We left last week’s fumble through the red tape at the point where visas became involved. Without reproducing our governmental site in detail here, it’s worth going over some of the other relevant hoops and hurdles.
Aside from the infamous visa – which has to be registered within 3 working days of arrival – there is still the other obvious thing to deal with: your passport. What is not so obvious is the requirement that it must have at least 6 valid months left from the expiry date of your Russian visa. It doesn’t end there. You also have to register with the local office of the Federal Migration Service to finish. This applies to anyone staying for over 7 working days. This is usually handled as a matter of course by major hotels for all foreign nationals, but if you’re staying at a private residence, it’s the responsibility of the property owner. . .
Now, just because it’s his or her responsibility doesn’t mean that it will automatically be done. We have laws, but there’s still criminals – right? It’s worth checking with the host/FMS/tour operator that everything is in order – being caught with incomplete or incorrect documentation can mean seriously bad news.
To complete the set, an obligatory migration card is also required. This two part item is filled in electronically or manually at an airport’s border control upon your arrival. After signing, one part is retained by the immigration officer while you keep the other. This is to be produced upon demand with your passport if you’re ever stopped by the police. It’s also a good idea to have a few copies of your documentation in your possession in case the worst happens and something goes missing. If you lose your half of the card, then expect to be fined and delayed: seemingly the local remedy against any and all careless transgressions.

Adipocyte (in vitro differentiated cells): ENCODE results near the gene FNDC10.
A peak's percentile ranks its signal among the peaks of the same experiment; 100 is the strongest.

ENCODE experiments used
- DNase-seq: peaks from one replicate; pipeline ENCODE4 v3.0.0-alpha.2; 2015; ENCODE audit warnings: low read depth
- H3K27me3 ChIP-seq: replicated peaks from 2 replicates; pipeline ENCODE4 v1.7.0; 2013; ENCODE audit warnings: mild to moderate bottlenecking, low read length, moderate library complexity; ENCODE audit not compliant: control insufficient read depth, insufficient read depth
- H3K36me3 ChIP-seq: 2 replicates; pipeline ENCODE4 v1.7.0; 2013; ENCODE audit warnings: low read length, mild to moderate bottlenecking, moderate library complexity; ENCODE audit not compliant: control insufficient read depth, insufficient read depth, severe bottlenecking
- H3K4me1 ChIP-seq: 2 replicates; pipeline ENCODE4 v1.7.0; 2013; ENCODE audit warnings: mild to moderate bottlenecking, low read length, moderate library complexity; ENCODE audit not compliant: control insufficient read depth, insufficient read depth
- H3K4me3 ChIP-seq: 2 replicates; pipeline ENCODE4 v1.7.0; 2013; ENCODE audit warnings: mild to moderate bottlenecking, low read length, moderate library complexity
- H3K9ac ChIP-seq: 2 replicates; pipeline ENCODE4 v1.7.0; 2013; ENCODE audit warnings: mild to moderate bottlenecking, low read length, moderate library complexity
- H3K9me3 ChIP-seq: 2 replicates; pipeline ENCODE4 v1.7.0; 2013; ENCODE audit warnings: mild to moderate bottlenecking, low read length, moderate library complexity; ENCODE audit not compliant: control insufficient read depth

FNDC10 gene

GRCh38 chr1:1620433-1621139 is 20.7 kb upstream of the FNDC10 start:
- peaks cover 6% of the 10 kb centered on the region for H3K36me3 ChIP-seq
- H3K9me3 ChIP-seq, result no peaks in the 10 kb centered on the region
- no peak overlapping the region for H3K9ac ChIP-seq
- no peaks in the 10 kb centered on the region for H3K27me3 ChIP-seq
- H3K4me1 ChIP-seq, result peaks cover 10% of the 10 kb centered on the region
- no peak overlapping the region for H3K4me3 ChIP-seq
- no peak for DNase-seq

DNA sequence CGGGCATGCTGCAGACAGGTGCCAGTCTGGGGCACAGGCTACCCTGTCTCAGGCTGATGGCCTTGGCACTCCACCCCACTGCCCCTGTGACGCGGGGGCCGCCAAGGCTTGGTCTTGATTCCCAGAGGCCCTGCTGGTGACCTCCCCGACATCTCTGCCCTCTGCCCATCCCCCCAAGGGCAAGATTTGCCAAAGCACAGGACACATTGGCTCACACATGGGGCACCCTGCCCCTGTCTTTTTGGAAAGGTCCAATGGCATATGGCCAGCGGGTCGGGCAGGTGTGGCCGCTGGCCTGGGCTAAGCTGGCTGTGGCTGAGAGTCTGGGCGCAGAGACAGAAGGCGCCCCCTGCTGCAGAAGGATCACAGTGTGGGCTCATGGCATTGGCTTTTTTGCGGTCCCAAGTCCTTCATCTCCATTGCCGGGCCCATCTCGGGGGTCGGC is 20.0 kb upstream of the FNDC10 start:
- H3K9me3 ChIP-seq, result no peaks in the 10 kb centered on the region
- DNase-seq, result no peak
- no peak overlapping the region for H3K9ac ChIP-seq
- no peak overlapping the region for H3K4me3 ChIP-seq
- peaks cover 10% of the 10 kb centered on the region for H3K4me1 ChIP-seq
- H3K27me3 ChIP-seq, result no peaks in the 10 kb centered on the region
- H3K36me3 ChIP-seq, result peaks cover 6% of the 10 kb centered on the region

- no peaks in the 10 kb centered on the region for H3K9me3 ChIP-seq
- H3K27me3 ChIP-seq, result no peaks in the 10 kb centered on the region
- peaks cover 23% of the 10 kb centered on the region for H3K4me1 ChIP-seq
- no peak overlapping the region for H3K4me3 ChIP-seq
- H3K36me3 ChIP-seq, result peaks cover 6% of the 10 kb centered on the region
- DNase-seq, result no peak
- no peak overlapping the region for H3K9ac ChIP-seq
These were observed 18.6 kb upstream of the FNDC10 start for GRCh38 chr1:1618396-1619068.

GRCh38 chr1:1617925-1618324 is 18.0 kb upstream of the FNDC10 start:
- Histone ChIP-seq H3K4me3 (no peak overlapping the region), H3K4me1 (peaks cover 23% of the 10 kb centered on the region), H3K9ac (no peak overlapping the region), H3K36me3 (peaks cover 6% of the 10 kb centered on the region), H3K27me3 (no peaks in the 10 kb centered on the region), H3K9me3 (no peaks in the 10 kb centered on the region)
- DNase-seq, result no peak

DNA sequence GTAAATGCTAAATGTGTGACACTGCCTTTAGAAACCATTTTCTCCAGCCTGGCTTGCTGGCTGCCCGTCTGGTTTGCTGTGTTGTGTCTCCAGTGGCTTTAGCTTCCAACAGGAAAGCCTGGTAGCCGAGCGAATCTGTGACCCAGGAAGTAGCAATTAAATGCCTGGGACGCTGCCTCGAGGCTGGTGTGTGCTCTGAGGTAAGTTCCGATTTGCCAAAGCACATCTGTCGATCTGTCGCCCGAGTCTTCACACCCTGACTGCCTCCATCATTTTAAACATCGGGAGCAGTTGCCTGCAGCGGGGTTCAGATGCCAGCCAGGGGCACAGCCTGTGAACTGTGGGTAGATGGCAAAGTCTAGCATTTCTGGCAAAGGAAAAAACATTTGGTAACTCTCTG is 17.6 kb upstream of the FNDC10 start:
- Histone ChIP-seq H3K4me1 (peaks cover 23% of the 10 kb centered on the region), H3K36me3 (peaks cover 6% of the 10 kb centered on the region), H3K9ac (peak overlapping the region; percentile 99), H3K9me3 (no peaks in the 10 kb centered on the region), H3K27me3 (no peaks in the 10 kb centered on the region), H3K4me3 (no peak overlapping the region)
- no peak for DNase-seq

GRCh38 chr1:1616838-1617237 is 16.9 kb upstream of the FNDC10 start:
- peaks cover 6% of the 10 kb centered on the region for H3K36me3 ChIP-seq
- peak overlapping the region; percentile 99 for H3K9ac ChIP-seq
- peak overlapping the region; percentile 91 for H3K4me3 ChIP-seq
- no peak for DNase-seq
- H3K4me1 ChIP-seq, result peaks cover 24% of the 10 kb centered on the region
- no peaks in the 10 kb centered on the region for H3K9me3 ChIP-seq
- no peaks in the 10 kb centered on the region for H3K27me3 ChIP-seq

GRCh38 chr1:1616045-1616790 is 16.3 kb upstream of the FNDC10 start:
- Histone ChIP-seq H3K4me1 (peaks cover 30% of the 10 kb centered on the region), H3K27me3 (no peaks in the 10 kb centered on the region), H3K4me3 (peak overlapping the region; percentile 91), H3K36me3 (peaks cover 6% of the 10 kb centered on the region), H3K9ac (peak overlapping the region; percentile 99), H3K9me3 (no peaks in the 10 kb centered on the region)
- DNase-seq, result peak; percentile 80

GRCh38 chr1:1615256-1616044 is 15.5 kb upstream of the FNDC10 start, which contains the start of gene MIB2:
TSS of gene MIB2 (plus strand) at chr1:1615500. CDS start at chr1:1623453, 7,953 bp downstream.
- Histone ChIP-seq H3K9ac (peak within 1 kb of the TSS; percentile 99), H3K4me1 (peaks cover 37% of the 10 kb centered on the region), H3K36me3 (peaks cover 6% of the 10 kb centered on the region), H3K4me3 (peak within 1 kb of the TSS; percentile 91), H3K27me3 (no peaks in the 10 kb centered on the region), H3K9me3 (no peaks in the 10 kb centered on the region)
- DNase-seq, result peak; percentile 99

It’s also a good idea to have enough extra resources to (hopefully) dig yourself out of a hole should misfortune strike. So, things like: enough cash to get you back to your hotel, written contact details for the above establishment (in Cyrillic and English), similar details for your travel company rep/fixer and for any useful persons as applicable, tube & road maps, your embassy’s details, a Russian phrasebook and so forth.
A mobile phone is worth considering but it becomes somewhat complicated due to roaming surcharges on foreign calls, or even calls from outside the Russian region in which the SIM is registered. You may also have to provide your travel documents to buy the phone in the first place. Apparently one provider, Yota, is trying to level things out with a multi-regional flat rate which should make the issue more manageable. Either way, the procedure requires a little investigation – and perhaps local assistance too.
Returning to the issue of cash, it’s worth remembering that corrupt practice amongst the police is unfortunately relatively common, with the traffic police being the worst of the lot. For easy targets such as innocents abroad; this usually means pressure/demands for money over paperwork ‘inconsistencies’, supposed transgressions or even for the return of your documents if you have handed them over. I’ve heard some real horror stories! Does it go without saying that an outraged, antagonistic response to such ‘authority’ is just about the worse thing that you could possibly do? It should. You may have to hand over some cash – unless you’re willing to take on the Russian police, on their own turf and terms. Not a good idea.
The short answer to most of the above issues and arising concerns is to ask your trip organiser, in this case, Russia Experience, about the appropriate protocol before you depart.